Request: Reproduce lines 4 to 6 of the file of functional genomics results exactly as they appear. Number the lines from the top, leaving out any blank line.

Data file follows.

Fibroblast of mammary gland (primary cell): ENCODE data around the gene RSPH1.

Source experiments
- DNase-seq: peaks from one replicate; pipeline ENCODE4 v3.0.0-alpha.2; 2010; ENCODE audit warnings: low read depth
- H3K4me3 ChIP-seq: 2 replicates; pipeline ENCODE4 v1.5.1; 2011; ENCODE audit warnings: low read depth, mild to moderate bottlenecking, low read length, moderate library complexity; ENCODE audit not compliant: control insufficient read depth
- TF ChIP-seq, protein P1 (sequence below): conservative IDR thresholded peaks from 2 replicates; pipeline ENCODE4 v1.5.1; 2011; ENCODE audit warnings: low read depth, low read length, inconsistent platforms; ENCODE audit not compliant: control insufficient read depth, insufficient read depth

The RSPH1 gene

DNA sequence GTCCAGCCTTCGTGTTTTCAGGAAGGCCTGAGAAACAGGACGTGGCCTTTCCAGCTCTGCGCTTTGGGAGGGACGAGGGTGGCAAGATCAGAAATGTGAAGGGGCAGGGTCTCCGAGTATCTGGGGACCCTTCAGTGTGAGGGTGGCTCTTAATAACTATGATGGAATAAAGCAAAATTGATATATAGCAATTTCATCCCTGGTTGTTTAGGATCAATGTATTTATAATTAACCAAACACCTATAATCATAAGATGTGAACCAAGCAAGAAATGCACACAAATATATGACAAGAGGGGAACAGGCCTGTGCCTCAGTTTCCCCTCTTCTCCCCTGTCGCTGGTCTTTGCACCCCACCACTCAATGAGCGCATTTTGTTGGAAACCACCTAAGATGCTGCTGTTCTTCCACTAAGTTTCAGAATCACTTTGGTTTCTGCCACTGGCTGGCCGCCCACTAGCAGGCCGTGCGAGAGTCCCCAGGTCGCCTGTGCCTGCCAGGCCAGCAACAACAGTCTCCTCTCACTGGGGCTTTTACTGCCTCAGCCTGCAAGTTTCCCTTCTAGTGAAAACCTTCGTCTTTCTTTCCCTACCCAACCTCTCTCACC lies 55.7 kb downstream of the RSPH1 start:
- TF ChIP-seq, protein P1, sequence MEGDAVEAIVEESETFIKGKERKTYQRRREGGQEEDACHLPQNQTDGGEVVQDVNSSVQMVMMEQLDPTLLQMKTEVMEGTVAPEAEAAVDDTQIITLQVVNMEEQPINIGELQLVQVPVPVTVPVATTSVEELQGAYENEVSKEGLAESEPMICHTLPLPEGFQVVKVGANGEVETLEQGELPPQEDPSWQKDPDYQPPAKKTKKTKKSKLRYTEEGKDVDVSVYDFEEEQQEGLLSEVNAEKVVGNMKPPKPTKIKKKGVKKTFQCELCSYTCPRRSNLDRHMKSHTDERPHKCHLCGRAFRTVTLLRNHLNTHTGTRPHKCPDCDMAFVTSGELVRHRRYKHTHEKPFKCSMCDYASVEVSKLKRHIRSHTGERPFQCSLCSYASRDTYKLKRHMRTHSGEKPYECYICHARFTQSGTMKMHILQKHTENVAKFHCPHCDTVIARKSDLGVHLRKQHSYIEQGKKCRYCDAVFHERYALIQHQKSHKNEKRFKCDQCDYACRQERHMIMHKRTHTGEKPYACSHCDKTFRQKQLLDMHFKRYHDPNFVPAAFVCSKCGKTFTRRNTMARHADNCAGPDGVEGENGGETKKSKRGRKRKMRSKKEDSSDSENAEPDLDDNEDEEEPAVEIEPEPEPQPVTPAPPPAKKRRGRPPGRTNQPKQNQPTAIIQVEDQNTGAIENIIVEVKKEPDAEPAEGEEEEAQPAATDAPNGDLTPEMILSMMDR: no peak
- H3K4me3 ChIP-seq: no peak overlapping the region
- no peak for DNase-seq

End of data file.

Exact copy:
- H3K4me3 ChIP-seq: 2 replicates; pipeline ENCODE4 v1.5.1; 2011; ENCODE audit warnings: low read depth, mild to moderate bottlenecking, low read length, moderate library complexity; ENCODE audit not compliant: control insufficient read depth
- TF ChIP-seq, protein P1 (sequence below): conservative IDR thresholded peaks from 2 replicates; pipeline ENCODE4 v1.5.1; 2011; ENCODE audit warnings: low read depth, low read length, inconsistent platforms; ENCODE audit not compliant: control insufficient read depth, insufficient read depth

The RSPH1 gene